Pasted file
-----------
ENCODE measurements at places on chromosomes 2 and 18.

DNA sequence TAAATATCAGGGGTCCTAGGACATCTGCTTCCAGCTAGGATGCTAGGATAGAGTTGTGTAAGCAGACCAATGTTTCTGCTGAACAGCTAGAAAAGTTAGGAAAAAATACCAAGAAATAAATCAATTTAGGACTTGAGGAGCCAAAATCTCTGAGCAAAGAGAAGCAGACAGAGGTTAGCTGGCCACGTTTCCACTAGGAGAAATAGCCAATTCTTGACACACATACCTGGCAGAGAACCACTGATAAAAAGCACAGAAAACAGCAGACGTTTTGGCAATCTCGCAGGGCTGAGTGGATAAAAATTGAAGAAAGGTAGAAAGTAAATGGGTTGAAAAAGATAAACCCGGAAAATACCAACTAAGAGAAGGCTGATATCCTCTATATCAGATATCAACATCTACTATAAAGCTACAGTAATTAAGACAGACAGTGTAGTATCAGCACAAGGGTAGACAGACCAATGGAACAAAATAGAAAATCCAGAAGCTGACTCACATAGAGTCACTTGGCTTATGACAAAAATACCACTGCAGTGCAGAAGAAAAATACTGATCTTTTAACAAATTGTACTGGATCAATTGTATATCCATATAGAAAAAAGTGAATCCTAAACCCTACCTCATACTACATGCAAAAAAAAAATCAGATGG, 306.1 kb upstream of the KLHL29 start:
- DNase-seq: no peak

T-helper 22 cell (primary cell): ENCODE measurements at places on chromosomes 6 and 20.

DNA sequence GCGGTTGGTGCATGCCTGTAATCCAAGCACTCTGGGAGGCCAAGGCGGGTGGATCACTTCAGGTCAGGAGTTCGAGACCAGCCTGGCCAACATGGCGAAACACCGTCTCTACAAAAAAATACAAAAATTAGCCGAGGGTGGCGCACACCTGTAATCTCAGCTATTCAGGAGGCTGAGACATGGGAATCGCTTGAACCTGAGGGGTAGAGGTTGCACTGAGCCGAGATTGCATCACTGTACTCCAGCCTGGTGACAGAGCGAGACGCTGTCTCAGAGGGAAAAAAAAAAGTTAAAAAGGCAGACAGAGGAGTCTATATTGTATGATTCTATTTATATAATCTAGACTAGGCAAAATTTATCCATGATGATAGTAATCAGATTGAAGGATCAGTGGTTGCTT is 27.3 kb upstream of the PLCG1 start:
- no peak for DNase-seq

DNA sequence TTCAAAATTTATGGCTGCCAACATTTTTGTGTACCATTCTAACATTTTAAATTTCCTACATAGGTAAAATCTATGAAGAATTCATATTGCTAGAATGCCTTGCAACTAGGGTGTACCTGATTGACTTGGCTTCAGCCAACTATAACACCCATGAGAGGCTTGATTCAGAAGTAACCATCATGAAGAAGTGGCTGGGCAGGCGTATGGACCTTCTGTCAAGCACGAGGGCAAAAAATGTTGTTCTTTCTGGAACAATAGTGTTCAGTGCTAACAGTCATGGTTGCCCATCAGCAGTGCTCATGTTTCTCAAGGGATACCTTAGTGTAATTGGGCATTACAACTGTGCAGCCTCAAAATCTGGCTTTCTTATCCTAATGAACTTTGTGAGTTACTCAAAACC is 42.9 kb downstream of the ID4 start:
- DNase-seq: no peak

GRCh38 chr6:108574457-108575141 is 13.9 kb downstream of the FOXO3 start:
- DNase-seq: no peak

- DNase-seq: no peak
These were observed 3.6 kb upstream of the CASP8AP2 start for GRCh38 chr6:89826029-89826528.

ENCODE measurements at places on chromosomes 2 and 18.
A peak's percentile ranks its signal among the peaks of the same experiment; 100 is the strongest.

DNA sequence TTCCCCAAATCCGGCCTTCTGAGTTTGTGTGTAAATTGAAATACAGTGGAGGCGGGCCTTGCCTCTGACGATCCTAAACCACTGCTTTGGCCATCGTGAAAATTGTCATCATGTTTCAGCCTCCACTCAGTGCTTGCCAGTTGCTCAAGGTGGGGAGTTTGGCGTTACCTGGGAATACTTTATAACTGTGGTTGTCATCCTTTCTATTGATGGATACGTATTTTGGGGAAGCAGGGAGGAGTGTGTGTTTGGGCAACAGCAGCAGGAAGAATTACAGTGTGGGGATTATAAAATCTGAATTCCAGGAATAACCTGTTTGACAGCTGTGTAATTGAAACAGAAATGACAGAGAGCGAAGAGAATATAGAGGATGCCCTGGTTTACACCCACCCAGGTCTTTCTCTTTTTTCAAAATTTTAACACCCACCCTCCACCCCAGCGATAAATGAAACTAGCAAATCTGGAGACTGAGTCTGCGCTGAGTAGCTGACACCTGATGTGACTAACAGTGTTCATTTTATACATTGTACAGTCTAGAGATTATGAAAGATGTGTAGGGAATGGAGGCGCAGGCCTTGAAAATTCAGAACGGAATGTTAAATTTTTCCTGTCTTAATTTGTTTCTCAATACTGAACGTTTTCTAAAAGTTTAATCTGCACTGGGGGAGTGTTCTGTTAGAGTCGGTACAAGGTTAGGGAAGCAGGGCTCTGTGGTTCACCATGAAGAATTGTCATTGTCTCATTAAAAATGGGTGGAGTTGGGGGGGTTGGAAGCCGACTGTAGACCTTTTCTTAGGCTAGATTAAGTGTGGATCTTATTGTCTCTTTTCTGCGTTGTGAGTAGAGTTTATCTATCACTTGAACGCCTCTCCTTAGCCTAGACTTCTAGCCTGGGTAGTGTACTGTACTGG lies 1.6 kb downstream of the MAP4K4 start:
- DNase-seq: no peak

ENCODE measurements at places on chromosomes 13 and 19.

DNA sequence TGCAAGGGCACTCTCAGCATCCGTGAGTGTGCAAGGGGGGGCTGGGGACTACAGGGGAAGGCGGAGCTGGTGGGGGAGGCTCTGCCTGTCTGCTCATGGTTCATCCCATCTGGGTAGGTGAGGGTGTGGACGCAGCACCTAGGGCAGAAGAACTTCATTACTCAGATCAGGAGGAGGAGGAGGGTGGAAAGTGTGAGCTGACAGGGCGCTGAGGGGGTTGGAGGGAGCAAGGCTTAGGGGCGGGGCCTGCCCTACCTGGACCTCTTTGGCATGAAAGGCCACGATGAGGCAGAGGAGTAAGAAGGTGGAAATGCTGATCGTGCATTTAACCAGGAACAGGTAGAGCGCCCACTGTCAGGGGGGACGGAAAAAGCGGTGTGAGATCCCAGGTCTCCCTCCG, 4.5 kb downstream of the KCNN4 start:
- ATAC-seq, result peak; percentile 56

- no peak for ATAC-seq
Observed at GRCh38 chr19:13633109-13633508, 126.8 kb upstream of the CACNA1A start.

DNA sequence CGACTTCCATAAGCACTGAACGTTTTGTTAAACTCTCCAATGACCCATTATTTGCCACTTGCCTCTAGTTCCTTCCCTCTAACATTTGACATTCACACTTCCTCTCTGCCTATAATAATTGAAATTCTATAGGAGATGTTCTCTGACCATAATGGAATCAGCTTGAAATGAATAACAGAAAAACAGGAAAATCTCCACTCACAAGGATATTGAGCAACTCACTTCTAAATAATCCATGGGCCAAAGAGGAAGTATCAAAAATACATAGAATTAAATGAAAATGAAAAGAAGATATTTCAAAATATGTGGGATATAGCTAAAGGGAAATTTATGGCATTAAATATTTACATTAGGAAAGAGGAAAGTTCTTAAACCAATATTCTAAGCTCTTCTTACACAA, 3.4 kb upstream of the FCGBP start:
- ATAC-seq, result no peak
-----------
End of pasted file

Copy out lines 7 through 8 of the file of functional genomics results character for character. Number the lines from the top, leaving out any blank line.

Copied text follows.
DNA sequence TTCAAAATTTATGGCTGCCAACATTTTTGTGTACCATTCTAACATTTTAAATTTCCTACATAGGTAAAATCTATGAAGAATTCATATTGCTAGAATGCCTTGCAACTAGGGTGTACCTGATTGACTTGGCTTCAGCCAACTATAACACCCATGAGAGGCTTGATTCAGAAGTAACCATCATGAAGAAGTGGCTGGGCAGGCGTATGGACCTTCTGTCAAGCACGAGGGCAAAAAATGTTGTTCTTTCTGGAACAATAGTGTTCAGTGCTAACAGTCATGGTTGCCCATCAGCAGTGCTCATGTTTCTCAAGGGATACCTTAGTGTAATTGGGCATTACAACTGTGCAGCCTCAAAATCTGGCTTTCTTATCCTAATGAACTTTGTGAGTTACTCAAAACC is 42.9 kb downstream of the ID4 start:
- DNase-seq: no peak